"Will you be baptized?" "Yea."

Then the minister asked for the name of the child and, touching him three times with holy water, pronounced:

"I baptize thee, Emanuel, in the name of the Father, and the Son, and the Holy Spirit. Amen."

Wrote his father, at a later date: "My son Emanuel's name means 'God with us,' to continually remind him of that particular holy and hidden union in which, through faith, we remain with our gracious and merciful God; that He is with us, and in us and we are with Him and in Him..."[3]

* * * * *

Emanuel's life-work was to call for a strong physique, and this his inheritance provided. His father, Jesper Swedberg, came of Dalecarlian farmers and miners, a stock whose independence and fearlessness had twice saved the country from her enemies. Jesper's father, Daniel Isaacsson, owned a share in a long-abandoned copper mine which had been reopened and worked by new and improved methods of ore extraction, yielding a fortune to its owners. Owing to this sudden rise to prosperity, Isaacsson had been able to send his son Jesper to the Swedish universities for training in theology. He took the name Swedberg from the ancestral homestead, a picturesque little country place near Fahlun, called "Sveden." [Pronounced sväden, it meant originally a tract cleared by fire, derived from the word svedja, to bum.] (Appendix A.)

Jesper's first appointment had been as chaplain to the king's horse guards, where his interest in encouraging the soldiers to learn to read won the king's approval. Charles XI openly admired his chaplain's fearlessness and hearty pronouncements from God's Word, no matter whose toes were stepped on. Pious he was, but piety in those days was a common commodity, and Jesper Swedberg was more than pious. He opposed the current idea that godliness consisted in mere pious observances. Real faith, he insisted, was inseparable from an active life of usefulness, otherwise "brain-faith," as he put it, would become "devil-faith." He deplored the lax morality of his day and denounced it wherever found, whether among the noble sinners of the court or the humble sinners of the streets. This enthusiasm for reform met much resistance.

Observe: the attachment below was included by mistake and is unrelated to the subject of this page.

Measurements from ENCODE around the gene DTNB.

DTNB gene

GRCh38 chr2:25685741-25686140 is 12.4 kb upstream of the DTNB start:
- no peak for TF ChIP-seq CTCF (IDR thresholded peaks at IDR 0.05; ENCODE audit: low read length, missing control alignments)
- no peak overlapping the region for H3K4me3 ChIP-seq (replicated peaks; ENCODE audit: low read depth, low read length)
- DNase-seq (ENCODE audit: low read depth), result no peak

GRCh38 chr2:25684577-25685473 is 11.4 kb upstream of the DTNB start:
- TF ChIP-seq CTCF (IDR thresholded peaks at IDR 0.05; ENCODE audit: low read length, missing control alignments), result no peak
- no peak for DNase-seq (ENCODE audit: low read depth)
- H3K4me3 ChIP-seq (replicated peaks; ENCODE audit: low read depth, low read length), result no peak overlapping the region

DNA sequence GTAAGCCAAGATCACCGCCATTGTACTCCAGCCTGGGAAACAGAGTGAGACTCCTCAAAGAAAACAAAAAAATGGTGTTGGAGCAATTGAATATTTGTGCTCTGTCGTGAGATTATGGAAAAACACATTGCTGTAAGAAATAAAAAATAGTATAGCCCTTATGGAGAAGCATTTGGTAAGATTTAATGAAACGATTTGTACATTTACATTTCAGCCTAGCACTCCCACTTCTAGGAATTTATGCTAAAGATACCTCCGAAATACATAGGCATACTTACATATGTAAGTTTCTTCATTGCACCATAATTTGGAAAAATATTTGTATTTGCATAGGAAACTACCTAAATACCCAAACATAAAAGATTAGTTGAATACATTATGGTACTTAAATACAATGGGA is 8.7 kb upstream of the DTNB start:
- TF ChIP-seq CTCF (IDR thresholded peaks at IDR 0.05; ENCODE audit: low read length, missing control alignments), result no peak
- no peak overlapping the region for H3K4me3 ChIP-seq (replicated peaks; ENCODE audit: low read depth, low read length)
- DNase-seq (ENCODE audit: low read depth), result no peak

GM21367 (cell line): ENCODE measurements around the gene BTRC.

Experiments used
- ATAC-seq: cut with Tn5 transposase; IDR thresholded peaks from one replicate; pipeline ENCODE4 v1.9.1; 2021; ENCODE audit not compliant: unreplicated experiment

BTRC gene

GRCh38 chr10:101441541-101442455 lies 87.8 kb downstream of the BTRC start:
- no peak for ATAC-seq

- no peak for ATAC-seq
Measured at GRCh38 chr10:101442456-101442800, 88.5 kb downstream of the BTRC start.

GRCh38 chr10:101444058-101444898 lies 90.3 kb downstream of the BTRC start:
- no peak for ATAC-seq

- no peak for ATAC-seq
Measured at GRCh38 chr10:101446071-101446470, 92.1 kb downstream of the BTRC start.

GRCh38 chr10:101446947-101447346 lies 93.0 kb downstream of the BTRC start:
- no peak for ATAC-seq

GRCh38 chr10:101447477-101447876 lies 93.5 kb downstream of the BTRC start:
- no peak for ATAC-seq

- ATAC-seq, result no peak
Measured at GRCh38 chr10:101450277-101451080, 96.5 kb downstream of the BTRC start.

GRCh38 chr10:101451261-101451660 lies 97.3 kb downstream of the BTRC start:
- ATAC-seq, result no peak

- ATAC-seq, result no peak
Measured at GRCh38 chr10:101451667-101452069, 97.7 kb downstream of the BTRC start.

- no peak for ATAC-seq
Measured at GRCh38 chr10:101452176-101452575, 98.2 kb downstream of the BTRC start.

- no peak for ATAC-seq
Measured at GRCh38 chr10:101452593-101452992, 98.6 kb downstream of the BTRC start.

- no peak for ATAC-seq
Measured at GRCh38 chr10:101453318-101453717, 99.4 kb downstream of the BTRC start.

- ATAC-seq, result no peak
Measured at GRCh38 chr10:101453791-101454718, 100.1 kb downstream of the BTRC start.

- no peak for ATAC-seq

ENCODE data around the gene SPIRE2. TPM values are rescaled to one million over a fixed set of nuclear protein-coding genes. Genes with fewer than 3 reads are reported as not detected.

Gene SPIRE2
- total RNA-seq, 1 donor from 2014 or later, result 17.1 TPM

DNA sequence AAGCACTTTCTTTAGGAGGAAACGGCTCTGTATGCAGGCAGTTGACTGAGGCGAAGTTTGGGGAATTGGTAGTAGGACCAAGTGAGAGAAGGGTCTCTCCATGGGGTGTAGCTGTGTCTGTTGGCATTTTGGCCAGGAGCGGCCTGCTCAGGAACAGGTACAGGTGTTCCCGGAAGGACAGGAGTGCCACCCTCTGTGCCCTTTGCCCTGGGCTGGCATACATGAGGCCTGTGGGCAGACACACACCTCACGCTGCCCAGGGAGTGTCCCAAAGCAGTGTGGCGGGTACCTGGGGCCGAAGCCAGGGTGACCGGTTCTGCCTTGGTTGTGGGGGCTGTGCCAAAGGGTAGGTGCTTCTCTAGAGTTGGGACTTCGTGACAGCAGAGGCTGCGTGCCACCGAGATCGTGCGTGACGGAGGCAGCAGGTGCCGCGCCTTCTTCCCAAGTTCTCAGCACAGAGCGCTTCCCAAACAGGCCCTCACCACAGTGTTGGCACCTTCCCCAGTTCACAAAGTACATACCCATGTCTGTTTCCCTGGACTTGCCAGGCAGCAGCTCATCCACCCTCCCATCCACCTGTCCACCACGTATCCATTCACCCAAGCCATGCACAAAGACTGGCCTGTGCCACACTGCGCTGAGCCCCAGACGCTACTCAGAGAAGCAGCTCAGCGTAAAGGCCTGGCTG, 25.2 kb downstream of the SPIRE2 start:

"You have many enemies," observed His Majesty one day to his chaplain.

"A servant of the Lord who hasn't such, is not worth much," was Swedberg's characteristic reply.

During those early days in Stockholm the young clergyman met and married Sara, the daughter of a wealthy mine owner, Assessor Albrecht Behm. Six months after the wedding Jesper bade farewell to his eighteen-year-old bride and set out for a ten-month tour of the Continent to complete his education, and to enhance his prospects of usefulness- a customary procedure in those days, facilitated in Jesper's case by his wife's ample fortune.

Gentle, sweet-faced Sara Behm, Emanuel's mother, was a woman of character. Born a rich man's daughter, in a frivolous age, she nevertheless cultivated simplicity in dress and was of a serious turn of mind She pleased her husband greatly by refusing to submit to the current fashion of wearing the elaborate fontange, or headdress, which Swedberg publicly denounced as a foolish display of vanity. Sara was gracious and friendly in disposition and known for her charitable deeds.